Infants with Tongue-tie and Lip-tie

Introductory information for families

Baby with Tongue-tie Tongue-tie, professionally known as ‘ankyloglossia’, is a congenital condition in which the lingual (tongue) and/or labial (lip) frenulum is too tight, causing restrictions of mobility and functionality. These oral restrictions can cause significant difficulty with key functions of the mouth including: feeding (breast or bottle) swallowing, breathing, digestion, speech, and structure (head/neck/jaw tension, etc).

Each mother/baby dyad is unique and tongue/lip ties issues can present differently for everyone. Some common symptoms that may point to the infant being tongue/lip tie are:

Common Signs of Infant Tongue/Lip tie

  • poor latch/inability to latch
  • fatigue/sleepiness during feeds
  • irritability while feeding
  • poor weight gain
  • clicking during a feed
  • dribbling milk at the breast/ bottle
  • inability to use/hold bottle/pacifier well
  • digestive issues (such as increased gassiness, reflux, colic, vomiting, distended stomach)
  • maternal nipple pain/ damage (feels like the infant is compressing, chewing, gumming, pinching the nipple)
  • increased maternal nipple/ breast infection
  • compromised maternal milk supply

Tongue and Lip Tie Assessment

A thorough clinical examination of the appearance and function lip and tongue area is critical to frenulum evaluation. If an evaluation reveals symptoms of frenulum restriction, parents will be provided with information so they can make a fully informed choice about the course of treatment. Surgical release of a tight frenulum is called a frenectomy. Tongue or lip ties present in many different shapes and forms. Dr. Ben A. Sutter, works extensively with all forms of ties and is trained to identify less common tie presentations. Dr. Sutter provides individualized assessment, advanced laser frenectomy treatment and supportive post frenectomy care.

The variance in assessment and treatment standards can be challenging for parents trying to seek evaluation and care for their potentially tongue and lip tied infant. Families report greater support from professionals who have sought greater learning, training and experience in this area so that they can identify ties effectively and help families to seek treatment where necessary. Dr. Sutter presents the family with all the information they need to make a care plan decision moving forward.

Treatment of Tongue and Lip Tie

The treatment is carried out with a laser and is usually straightforward. General anesthesia, sutures or complex oral medications are usually not needed. The benefits of laser surgery include: excellent precision, kills oral bacteria, and reduces bleeding, swelling and pain. After treatment is done, post frenectomy care will be explained to the family including: pain relief, oral motor exercises, and post frenectomy massages/stretches which will take place gently and playfully about 6x/day for 4-6weeks.

If assessment reveals that treatment would be beneficial, and parents consent, then the laser treatment can usually be done immediately following the initial consultation. The first visit usually takes about one hour. Due to laser safety regulations, parents are not allowed in the treatment area but are encouraged to stay with the baby right before/after treatment.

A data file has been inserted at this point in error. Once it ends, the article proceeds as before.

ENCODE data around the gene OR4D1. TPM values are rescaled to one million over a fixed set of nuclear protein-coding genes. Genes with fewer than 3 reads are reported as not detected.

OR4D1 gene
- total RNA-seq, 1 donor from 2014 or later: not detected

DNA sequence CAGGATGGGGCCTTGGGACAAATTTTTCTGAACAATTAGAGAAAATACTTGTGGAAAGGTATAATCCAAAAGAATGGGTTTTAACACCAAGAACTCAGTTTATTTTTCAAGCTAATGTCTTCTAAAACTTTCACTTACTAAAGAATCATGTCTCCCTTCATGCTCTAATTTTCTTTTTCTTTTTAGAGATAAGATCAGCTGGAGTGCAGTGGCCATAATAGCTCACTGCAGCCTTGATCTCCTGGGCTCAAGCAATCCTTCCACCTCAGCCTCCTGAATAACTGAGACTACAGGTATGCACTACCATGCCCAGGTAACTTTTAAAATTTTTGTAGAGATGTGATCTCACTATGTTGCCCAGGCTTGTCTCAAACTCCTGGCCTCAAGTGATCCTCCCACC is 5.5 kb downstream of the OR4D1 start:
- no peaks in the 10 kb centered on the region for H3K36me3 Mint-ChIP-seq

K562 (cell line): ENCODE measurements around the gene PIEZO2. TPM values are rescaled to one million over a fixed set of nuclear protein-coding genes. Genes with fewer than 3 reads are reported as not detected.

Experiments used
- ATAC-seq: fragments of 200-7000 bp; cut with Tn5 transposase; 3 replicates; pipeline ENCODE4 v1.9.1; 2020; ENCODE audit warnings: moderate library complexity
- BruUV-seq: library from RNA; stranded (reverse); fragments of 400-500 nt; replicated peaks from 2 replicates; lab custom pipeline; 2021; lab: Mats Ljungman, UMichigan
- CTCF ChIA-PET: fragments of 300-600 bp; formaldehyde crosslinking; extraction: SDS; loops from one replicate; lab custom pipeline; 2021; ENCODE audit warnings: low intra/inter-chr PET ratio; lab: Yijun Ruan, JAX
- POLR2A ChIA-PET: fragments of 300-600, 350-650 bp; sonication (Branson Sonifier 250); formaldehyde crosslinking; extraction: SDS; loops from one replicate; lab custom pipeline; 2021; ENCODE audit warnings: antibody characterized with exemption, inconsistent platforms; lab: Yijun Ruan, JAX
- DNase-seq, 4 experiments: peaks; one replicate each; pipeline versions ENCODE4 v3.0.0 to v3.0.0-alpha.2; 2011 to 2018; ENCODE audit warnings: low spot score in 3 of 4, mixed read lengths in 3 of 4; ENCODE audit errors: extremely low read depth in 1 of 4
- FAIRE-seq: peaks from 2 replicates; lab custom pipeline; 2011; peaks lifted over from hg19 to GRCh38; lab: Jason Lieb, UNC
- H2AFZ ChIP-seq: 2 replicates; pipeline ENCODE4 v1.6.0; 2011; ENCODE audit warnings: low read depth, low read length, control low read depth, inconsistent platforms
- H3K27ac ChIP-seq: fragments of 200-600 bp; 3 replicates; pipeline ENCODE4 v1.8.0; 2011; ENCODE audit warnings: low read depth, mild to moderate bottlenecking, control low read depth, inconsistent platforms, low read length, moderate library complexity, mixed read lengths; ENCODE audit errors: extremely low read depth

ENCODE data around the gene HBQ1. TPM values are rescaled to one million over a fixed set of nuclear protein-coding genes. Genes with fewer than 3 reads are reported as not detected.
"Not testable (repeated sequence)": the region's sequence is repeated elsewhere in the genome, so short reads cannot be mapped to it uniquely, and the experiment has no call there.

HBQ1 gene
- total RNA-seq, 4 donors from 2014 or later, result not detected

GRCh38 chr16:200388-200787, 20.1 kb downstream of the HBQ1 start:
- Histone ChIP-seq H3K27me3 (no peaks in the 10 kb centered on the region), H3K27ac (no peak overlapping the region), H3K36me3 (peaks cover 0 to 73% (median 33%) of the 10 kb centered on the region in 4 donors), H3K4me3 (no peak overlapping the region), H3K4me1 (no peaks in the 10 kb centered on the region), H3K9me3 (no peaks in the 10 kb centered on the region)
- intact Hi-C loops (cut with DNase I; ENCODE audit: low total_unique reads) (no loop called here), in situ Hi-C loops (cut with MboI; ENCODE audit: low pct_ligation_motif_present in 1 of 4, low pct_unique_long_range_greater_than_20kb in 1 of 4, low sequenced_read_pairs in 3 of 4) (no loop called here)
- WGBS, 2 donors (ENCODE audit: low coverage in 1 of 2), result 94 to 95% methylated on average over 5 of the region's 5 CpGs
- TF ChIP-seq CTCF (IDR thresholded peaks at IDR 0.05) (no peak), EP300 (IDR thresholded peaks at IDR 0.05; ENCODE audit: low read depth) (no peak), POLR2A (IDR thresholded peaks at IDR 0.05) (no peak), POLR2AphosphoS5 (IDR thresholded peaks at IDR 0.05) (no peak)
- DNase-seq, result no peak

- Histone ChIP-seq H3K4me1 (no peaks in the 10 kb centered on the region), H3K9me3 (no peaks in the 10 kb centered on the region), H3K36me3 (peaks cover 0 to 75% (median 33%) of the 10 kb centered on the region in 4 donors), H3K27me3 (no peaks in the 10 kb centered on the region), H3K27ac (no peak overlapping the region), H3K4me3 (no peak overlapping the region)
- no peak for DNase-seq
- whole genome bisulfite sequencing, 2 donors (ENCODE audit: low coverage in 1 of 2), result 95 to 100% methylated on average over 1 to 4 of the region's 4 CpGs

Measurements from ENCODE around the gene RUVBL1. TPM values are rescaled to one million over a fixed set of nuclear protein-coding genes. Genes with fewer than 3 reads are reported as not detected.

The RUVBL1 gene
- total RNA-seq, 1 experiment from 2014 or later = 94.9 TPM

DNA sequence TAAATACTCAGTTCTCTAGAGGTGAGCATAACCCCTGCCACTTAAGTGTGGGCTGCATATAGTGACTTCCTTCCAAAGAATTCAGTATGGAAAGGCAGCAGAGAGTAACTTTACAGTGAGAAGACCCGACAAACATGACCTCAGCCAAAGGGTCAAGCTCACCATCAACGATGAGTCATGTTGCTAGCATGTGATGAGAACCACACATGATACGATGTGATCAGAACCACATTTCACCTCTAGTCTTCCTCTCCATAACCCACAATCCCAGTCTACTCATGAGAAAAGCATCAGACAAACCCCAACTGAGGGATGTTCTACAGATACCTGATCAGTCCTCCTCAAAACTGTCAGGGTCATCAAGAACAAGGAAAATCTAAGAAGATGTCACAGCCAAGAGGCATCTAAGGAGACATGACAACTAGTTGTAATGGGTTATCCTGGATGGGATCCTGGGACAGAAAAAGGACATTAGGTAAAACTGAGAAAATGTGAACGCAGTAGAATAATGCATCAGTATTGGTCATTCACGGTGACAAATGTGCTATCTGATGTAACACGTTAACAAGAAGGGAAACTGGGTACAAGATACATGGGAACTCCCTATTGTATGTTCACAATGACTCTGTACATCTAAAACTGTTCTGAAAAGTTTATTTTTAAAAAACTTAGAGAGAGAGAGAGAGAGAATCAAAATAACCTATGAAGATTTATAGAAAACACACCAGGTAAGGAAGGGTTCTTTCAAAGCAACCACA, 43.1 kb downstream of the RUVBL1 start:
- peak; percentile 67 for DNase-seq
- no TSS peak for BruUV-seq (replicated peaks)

You are encouraged to feed and snuggle your baby as soon as possible after treatment; there is no better way to soothe baby and start the healing process! You may see a little blood in your baby’s saliva or spit up post op and your baby may be a little fussier for the first 24-48 hrs post op.

Follow up post frenectomy support is suggested within a few days to 1 week post op with the baby returning either to Polaris directly or to their referring IBCLC. Follow ups generally take 30 min or less unless more in depth support is needed. If you notice any increased redness, swelling, fever, chills, or inconsolable fussiness then contact the emergency doctor or lactation consultant right away. If your little one seems to be extra tender or fussy, we recommend ample skin to skin care, feedings, or warm baths for soothing. If extra pain relief is needed, ask your provider what should be used and the dosage based on infant body weight.

It takes a village – collaboration and aftercare:

Feeding challenges may be multilayered and multifactorial. Therefore the treatment of feeding issues often requires a multi-disciplinary collaboration of several providers, depending on the specific situation of the infant. Tongue-tie release is only one step in the process of optimizing feeding outcomes. Some key players in the circle of care for babies dealing with tongue and lip tie include: a board-certified lactation consultant (IBCLC), the treating provider (the doctor or dentist performing the surgery), bodyworkers (chiro/craniosacral, PT, etc), or additional care providers like a speech language pathologist (SLP) or oral myofunctional therapist. Such therapies are often needed to improve function and reduce feeding stress, structural tension, improve strength and overall feeding progress. While frenectomy is an important treatment option when there are tethered oral tissues, families are strongly encouraged to collaborate with their care team to optimize feeding outcomes overall.

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